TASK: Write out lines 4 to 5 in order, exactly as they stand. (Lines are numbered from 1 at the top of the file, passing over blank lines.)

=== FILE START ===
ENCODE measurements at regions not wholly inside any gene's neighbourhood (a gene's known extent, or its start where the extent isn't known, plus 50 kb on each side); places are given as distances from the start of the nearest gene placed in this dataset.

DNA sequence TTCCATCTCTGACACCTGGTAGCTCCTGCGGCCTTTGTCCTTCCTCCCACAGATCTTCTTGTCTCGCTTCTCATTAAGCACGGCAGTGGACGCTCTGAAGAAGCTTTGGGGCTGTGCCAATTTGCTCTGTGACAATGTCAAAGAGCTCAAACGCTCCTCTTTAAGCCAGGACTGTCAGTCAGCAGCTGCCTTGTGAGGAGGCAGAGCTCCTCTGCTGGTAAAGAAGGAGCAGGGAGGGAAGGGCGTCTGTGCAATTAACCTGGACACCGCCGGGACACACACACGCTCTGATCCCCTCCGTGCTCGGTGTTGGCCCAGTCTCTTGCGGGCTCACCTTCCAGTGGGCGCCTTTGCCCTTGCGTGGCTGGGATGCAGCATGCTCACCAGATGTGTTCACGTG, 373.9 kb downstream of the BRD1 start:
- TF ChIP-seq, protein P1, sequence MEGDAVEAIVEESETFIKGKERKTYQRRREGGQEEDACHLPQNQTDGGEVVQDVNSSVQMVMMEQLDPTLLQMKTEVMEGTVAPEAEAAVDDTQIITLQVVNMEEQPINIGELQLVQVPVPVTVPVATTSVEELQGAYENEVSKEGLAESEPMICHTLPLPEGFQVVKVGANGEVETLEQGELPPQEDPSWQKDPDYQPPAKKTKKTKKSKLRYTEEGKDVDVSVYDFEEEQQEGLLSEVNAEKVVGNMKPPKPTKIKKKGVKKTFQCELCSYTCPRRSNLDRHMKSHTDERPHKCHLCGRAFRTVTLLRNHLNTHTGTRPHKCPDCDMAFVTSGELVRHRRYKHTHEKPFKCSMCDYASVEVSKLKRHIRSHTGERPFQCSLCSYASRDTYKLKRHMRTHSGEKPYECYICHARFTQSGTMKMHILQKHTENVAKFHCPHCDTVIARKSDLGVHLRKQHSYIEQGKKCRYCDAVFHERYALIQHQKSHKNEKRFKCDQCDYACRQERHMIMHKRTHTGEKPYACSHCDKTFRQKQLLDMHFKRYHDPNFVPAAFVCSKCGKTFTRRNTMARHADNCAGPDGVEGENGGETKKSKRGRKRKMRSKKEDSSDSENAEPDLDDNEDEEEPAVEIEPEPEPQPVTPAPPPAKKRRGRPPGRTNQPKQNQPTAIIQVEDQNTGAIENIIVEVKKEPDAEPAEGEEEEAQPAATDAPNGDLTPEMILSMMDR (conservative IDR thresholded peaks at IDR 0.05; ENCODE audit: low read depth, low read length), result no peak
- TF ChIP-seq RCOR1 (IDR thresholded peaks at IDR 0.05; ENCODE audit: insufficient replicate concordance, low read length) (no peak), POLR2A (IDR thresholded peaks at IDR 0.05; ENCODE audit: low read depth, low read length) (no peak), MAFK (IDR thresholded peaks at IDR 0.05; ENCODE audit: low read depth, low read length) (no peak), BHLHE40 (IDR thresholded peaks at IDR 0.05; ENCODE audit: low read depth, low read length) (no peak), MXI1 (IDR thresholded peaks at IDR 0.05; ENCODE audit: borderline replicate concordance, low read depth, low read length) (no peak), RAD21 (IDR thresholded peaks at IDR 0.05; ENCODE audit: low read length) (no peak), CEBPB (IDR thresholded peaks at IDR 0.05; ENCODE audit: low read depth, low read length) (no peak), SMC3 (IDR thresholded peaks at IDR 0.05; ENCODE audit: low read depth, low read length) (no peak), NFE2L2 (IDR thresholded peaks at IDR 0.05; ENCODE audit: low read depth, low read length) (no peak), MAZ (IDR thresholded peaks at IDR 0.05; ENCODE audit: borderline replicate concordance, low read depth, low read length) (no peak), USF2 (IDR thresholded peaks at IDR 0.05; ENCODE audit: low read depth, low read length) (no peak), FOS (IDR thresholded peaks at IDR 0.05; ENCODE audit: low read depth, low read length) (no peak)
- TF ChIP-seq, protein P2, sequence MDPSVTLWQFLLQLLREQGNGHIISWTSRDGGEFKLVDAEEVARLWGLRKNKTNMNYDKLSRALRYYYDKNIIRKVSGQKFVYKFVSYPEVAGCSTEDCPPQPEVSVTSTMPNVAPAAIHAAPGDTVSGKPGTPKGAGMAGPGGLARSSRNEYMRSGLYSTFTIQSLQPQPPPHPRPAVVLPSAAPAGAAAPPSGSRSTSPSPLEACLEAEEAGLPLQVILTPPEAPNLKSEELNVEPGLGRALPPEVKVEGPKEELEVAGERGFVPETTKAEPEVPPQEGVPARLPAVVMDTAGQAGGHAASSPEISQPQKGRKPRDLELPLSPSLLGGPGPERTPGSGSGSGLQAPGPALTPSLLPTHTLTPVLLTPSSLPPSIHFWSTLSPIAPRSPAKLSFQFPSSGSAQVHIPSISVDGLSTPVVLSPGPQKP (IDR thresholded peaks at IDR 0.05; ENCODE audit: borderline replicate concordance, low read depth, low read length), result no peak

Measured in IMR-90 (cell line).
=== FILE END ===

- TF ChIP-seq RCOR1 (IDR thresholded peaks at IDR 0.05; ENCODE audit: insufficient replicate concordance, low read length) (no peak), POLR2A (IDR thresholded peaks at IDR 0.05; ENCODE audit: low read depth, low read length) (no peak), MAFK (IDR thresholded peaks at IDR 0.05; ENCODE audit: low read depth, low read length) (no peak), BHLHE40 (IDR thresholded peaks at IDR 0.05; ENCODE audit: low read depth, low read length) (no peak), MXI1 (IDR thresholded peaks at IDR 0.05; ENCODE audit: borderline replicate concordance, low read depth, low read length) (no peak), RAD21 (IDR thresholded peaks at IDR 0.05; ENCODE audit: low read length) (no peak), CEBPB (IDR thresholded peaks at IDR 0.05; ENCODE audit: low read depth, low read length) (no peak), SMC3 (IDR thresholded peaks at IDR 0.05; ENCODE audit: low read depth, low read length) (no peak), NFE2L2 (IDR thresholded peaks at IDR 0.05; ENCODE audit: low read depth, low read length) (no peak), MAZ (IDR thresholded peaks at IDR 0.05; ENCODE audit: borderline replicate concordance, low read depth, low read length) (no peak), USF2 (IDR thresholded peaks at IDR 0.05; ENCODE audit: low read depth, low read length) (no peak), FOS (IDR thresholded peaks at IDR 0.05; ENCODE audit: low read depth, low read length) (no peak)
- TF ChIP-seq, protein P2, sequence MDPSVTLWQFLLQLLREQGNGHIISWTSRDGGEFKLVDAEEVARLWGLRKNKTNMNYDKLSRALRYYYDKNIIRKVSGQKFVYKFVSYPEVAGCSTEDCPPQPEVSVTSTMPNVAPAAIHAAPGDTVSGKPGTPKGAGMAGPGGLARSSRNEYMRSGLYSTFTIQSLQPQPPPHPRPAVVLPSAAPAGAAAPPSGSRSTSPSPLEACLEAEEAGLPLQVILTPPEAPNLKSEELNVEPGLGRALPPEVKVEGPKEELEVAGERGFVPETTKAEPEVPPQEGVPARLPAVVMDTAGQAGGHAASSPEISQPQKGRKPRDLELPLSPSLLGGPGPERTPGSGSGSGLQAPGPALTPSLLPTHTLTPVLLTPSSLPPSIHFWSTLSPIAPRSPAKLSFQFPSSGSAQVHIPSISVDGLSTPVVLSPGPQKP (IDR thresholded peaks at IDR 0.05; ENCODE audit: borderline replicate concordance, low read depth, low read length), result no peak